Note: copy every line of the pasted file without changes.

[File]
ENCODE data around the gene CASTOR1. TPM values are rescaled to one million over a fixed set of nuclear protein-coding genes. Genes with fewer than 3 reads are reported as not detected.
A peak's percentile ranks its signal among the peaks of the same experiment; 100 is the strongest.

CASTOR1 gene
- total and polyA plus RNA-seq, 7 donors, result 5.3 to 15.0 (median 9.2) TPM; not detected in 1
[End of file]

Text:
ENCODE data around the gene CASTOR1. TPM values are rescaled to one million over a fixed set of nuclear protein-coding genes. Genes with fewer than 3 reads are reported as not detected.
A peak's percentile ranks its signal among the peaks of the same experiment; 100 is the strongest.

CASTOR1 gene
- total and polyA plus RNA-seq, 7 donors, result 5.3 to 15.0 (median 9.2) TPM; not detected in 1